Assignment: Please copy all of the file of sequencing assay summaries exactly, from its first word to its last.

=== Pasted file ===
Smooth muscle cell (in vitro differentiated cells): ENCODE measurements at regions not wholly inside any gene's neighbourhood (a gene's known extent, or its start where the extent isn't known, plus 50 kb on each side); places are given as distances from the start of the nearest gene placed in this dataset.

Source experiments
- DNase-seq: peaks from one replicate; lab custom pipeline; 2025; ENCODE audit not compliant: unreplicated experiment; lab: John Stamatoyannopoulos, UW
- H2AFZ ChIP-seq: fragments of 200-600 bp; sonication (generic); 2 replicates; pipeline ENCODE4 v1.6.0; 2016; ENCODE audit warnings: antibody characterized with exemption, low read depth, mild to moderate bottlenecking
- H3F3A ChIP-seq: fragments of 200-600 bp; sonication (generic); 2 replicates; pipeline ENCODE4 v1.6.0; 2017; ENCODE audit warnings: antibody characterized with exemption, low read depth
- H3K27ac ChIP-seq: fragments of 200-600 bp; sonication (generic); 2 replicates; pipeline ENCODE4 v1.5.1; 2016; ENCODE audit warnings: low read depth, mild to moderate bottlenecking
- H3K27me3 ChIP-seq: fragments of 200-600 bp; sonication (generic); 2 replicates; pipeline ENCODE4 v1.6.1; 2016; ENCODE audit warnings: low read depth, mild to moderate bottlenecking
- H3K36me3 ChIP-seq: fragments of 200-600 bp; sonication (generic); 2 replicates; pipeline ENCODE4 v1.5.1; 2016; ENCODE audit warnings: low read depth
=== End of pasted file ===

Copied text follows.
Smooth muscle cell (in vitro differentiated cells): ENCODE measurements at regions not wholly inside any gene's neighbourhood (a gene's known extent, or its start where the extent isn't known, plus 50 kb on each side); places are given as distances from the start of the nearest gene placed in this dataset.

Source experiments
- DNase-seq: peaks from one replicate; lab custom pipeline; 2025; ENCODE audit not compliant: unreplicated experiment; lab: John Stamatoyannopoulos, UW
- H2AFZ ChIP-seq: fragments of 200-600 bp; sonication (generic); 2 replicates; pipeline ENCODE4 v1.6.0; 2016; ENCODE audit warnings: antibody characterized with exemption, low read depth, mild to moderate bottlenecking
- H3F3A ChIP-seq: fragments of 200-600 bp; sonication (generic); 2 replicates; pipeline ENCODE4 v1.6.0; 2017; ENCODE audit warnings: antibody characterized with exemption, low read depth
- H3K27ac ChIP-seq: fragments of 200-600 bp; sonication (generic); 2 replicates; pipeline ENCODE4 v1.5.1; 2016; ENCODE audit warnings: low read depth, mild to moderate bottlenecking
- H3K27me3 ChIP-seq: fragments of 200-600 bp; sonication (generic); 2 replicates; pipeline ENCODE4 v1.6.1; 2016; ENCODE audit warnings: low read depth, mild to moderate bottlenecking
- H3K36me3 ChIP-seq: fragments of 200-600 bp; sonication (generic); 2 replicates; pipeline ENCODE4 v1.5.1; 2016; ENCODE audit warnings: low read depth